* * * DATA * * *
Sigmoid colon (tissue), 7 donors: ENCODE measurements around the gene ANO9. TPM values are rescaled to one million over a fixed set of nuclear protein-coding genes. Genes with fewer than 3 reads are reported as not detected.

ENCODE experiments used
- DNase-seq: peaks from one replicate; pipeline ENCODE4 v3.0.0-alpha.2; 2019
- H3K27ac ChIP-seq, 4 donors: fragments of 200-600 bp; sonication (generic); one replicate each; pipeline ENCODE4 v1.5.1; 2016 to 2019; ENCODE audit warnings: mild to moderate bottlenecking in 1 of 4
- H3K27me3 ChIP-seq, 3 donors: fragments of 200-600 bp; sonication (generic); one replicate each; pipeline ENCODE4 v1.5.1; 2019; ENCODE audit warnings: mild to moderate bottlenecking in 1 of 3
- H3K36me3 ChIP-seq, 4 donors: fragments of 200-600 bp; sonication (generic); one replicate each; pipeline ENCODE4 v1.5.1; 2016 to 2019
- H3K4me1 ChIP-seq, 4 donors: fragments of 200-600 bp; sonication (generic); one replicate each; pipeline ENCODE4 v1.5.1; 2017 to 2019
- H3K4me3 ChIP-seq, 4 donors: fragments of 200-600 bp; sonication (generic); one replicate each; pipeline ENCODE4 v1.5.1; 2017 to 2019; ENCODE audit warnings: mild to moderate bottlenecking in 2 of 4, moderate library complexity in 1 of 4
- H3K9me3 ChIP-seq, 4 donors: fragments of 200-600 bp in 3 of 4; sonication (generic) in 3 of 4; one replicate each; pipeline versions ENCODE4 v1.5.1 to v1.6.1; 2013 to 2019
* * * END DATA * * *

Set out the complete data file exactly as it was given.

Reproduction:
Sigmoid colon (tissue), 7 donors: ENCODE measurements around the gene ANO9. TPM values are rescaled to one million over a fixed set of nuclear protein-coding genes. Genes with fewer than 3 reads are reported as not detected.

ENCODE experiments used
- DNase-seq: peaks from one replicate; pipeline ENCODE4 v3.0.0-alpha.2; 2019
- H3K27ac ChIP-seq, 4 donors: fragments of 200-600 bp; sonication (generic); one replicate each; pipeline ENCODE4 v1.5.1; 2016 to 2019; ENCODE audit warnings: mild to moderate bottlenecking in 1 of 4
- H3K27me3 ChIP-seq, 3 donors: fragments of 200-600 bp; sonication (generic); one replicate each; pipeline ENCODE4 v1.5.1; 2019; ENCODE audit warnings: mild to moderate bottlenecking in 1 of 3
- H3K36me3 ChIP-seq, 4 donors: fragments of 200-600 bp; sonication (generic); one replicate each; pipeline ENCODE4 v1.5.1; 2016 to 2019
- H3K4me1 ChIP-seq, 4 donors: fragments of 200-600 bp; sonication (generic); one replicate each; pipeline ENCODE4 v1.5.1; 2017 to 2019
- H3K4me3 ChIP-seq, 4 donors: fragments of 200-600 bp; sonication (generic); one replicate each; pipeline ENCODE4 v1.5.1; 2017 to 2019; ENCODE audit warnings: mild to moderate bottlenecking in 2 of 4, moderate library complexity in 1 of 4
- H3K9me3 ChIP-seq, 4 donors: fragments of 200-600 bp in 3 of 4; sonication (generic) in 3 of 4; one replicate each; pipeline versions ENCODE4 v1.5.1 to v1.6.1; 2013 to 2019